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Helvetica: Old and Neue

by Ilene Strizver

The Helvetica® design can be seen virtually everywhere: in print, on the web, in the news and even in the movies (Helvetica, the film, is a must see!). Since its release in 1957, Helvetica has steadily been one of the most popular typefaces.

The history of Helvetica includes a number of twists and turns. There are, in fact, two versions of Helvetica. The first one is the original design, which was created by Max Miedinger and released by Linotype in 1957. And secondly, in 1983, D. Stempel AG, Linotype’s daughter company, released the Neue Helvetica® design, which was a re-working of the 1957 original. In addition, Linotype released the Neue Helvetica Pro design in 2004, which is an OpenType version with expanded foreign language support.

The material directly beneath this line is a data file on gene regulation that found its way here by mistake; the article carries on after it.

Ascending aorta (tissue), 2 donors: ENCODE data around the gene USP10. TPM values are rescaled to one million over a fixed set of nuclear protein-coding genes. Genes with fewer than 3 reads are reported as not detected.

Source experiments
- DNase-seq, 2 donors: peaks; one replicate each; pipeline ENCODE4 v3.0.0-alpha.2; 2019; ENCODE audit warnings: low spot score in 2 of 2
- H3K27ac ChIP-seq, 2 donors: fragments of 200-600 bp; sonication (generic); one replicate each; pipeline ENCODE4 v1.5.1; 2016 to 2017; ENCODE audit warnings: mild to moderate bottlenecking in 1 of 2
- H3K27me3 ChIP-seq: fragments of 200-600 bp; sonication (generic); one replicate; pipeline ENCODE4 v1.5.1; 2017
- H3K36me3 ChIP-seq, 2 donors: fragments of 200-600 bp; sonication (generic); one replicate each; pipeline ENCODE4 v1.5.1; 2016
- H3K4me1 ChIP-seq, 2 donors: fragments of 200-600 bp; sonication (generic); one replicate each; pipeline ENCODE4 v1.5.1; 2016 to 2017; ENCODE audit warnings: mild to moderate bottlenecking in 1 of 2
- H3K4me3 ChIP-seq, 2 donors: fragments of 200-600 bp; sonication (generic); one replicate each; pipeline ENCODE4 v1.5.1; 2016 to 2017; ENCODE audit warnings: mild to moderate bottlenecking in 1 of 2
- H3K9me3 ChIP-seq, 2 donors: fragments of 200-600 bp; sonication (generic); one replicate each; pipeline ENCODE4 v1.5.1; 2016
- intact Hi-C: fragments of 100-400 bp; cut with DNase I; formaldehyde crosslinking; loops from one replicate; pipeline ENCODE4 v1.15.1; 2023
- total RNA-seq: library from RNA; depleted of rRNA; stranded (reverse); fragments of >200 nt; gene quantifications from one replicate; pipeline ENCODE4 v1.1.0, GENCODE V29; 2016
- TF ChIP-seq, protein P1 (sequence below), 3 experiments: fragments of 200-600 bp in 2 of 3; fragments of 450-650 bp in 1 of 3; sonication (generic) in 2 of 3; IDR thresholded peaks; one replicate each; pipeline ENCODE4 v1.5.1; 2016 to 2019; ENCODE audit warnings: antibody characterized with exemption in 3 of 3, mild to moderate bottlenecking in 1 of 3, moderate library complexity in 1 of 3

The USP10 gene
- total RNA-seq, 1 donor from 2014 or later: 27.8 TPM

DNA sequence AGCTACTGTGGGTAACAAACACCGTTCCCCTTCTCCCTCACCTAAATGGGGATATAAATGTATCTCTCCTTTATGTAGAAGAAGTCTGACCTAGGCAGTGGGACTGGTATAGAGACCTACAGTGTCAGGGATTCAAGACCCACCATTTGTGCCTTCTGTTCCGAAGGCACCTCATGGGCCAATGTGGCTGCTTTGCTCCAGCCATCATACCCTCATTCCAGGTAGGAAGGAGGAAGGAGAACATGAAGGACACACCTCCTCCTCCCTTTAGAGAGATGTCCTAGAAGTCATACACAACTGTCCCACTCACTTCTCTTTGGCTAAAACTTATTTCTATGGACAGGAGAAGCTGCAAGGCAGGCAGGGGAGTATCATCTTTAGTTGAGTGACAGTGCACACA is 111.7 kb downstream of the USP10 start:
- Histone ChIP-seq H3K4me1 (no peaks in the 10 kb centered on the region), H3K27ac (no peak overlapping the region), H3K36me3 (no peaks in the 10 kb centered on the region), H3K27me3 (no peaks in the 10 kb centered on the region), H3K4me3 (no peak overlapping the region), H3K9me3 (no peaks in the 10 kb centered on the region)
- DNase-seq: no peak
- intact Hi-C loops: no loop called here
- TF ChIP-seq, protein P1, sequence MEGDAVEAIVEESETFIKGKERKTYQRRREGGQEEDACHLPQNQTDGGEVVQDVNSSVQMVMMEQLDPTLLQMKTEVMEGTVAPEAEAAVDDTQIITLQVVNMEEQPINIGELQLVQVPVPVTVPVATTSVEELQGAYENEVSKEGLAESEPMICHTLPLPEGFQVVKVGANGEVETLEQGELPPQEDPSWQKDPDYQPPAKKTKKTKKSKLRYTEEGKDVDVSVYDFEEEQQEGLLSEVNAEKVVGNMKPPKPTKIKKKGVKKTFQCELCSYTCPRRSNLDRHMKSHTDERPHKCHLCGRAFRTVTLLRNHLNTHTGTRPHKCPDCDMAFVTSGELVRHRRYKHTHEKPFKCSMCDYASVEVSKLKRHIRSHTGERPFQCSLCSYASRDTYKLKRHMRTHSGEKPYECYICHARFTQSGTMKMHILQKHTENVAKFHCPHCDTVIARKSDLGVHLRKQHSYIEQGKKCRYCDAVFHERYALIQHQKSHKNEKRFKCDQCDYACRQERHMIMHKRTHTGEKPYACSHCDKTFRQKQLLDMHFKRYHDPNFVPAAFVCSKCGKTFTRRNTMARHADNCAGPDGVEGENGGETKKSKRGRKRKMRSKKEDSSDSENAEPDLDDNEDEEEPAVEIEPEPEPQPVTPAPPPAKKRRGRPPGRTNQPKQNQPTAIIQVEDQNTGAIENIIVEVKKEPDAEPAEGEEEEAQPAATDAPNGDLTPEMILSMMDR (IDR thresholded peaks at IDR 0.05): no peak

So why was this classic redesigned in 1983? Since its original launch, Helvetica had been worked on by a variety of designers to adapt it for successive methods of composition, from hot metal to photocomposition to digital. In addition, given the technical limitations of some methods, the character weights, widths and spacing were inconsistent and compromised. As technologies improved, these limitations were removed, allowing total design freedom.

It was these changes that led to the reworking of this very popular workhorse in 1983, when the complete Helvetica family was carefully redrawn and expanded. The outcome was the Neue Helvetica design, a synthesis of aesthetic and technical refinements and modifications that resulted in improved appearance, legibility and usefulness.

Read full article here: Helvetica: Old and Neue